Page semi-protected

Bobby Kotick

From Wikipedia, the free encyclopedia
Jump to navigation Jump to search

Bobby Kotick
Bobby Kotick executive photo.jpg
Kotick in 2012
Born1963 (age 57–58)
United States
Alma materUniversity of Michigan
TitleCEO of Activision Blizzard
Board member ofThe Coca-Cola Company

Robert A. Kotick (born 1963) is an American businessman who currently serves as the chief executive officer (CEO) of Activision Blizzard. He was the head of several technology companies early in his career. He purchased a stake in Activision in 1990 and became CEO the next year. Kotick engineered the Activision Blizzard merger, and he became CEO of the combined company in 2008. He is on several company boards. From 2003 until 2008, he was a director at Yahoo!. In February 2012, he became a non-executive director of The Coca-Cola Company. He has also served on the board of the Call of Duty Endowment (CODE) since he co-founded the organization in 2009.[1]

Early life

Robert A. Kotick was born in 1963 in the US, and grew up in New York.[2][3] His interest in business began at an early age. In junior high school, Kotick had his own business cards, and in high school, he ran a business renting out Manhattan clubs on off nights.[4] He studied art history at the University of Michigan in the early 1980s.[5][6]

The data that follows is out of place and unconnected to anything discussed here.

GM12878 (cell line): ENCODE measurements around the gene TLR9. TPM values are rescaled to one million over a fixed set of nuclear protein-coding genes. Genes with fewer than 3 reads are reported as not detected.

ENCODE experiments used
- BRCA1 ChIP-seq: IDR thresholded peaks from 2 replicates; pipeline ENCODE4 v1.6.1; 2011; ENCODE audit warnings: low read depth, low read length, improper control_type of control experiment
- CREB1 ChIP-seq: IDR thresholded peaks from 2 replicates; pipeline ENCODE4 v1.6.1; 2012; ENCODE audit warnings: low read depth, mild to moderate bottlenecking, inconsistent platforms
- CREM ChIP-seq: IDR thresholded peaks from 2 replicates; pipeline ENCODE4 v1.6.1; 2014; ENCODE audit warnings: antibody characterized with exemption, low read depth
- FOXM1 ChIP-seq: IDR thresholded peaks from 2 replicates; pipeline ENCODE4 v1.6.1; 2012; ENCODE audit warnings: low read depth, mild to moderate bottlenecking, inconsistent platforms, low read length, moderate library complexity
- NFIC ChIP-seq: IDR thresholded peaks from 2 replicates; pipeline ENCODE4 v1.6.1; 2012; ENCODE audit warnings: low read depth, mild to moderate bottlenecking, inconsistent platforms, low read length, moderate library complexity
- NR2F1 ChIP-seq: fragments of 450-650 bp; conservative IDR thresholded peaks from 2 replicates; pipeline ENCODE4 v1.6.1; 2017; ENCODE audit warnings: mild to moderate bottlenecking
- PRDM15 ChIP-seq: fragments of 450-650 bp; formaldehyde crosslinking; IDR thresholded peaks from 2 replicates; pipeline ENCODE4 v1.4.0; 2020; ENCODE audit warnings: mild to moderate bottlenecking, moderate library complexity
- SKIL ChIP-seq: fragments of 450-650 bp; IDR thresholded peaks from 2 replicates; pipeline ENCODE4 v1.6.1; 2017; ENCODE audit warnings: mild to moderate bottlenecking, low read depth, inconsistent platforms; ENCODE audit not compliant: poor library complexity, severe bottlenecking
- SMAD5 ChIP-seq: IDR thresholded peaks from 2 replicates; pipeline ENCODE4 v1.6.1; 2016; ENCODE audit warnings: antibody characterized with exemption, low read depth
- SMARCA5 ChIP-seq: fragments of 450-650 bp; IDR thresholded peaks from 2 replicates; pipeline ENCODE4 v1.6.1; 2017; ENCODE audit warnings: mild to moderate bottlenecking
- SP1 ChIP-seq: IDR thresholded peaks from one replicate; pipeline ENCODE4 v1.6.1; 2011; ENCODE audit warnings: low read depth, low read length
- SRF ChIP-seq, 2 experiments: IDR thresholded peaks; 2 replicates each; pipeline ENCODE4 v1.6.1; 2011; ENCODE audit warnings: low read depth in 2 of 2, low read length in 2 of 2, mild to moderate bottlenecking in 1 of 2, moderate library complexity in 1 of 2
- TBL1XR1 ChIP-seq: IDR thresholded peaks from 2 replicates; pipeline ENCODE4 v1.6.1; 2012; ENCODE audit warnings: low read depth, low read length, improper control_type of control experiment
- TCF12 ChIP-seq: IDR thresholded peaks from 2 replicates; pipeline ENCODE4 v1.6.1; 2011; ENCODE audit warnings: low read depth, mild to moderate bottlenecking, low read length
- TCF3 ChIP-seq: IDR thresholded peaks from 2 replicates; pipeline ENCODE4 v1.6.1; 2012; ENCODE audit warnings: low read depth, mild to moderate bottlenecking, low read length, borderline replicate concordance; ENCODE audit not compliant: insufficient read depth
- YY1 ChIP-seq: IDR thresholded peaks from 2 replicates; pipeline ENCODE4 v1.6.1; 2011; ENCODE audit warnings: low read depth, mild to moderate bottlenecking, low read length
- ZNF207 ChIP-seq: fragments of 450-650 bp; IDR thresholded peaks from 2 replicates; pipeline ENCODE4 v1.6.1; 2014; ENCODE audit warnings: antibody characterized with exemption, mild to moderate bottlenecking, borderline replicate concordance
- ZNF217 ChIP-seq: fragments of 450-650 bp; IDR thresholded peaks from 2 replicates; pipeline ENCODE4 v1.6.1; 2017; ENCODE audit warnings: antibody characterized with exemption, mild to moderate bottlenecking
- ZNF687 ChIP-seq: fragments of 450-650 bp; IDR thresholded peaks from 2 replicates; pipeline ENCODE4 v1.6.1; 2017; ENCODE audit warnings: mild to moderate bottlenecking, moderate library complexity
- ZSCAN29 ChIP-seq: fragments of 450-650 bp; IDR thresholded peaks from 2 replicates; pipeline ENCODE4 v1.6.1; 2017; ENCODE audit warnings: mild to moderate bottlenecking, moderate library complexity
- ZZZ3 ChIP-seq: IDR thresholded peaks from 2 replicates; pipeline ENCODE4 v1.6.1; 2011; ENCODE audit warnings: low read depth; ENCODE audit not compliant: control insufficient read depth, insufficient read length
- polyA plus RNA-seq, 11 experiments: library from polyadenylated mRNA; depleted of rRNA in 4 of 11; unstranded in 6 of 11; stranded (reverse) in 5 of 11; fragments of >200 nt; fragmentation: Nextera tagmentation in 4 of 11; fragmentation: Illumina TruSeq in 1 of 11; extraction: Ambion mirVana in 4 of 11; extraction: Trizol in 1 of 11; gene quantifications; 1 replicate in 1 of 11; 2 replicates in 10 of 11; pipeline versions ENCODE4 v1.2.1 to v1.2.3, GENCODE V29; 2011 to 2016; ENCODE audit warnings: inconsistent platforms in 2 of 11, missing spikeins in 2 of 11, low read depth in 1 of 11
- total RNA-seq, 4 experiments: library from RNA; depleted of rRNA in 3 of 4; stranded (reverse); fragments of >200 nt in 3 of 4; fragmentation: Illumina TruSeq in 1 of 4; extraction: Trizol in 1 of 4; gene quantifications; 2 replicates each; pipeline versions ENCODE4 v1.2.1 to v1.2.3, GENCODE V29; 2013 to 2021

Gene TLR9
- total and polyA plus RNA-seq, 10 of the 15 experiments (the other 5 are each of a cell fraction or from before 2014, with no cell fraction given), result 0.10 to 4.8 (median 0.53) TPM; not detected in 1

Early career

While Kotick was still a student in 1983 at the University of Michigan,[6][7] he started a technology company called Arktronics with friend Howard Marks in their dorm room. The two developed software for the Apple II.[8] During his sophomore year, Kotick met and pitched Steve Wynn to invest in Arktronics. Wynn later invested $300,000 in the company.[9] Steve Jobs heard about Arktronics' software. He met with Kotick and Marks in Ann Arbor and advised them to drop out of college to focus on the software business. Kotick took the advice and left the University of Michigan to focus all of his time on his company.[10]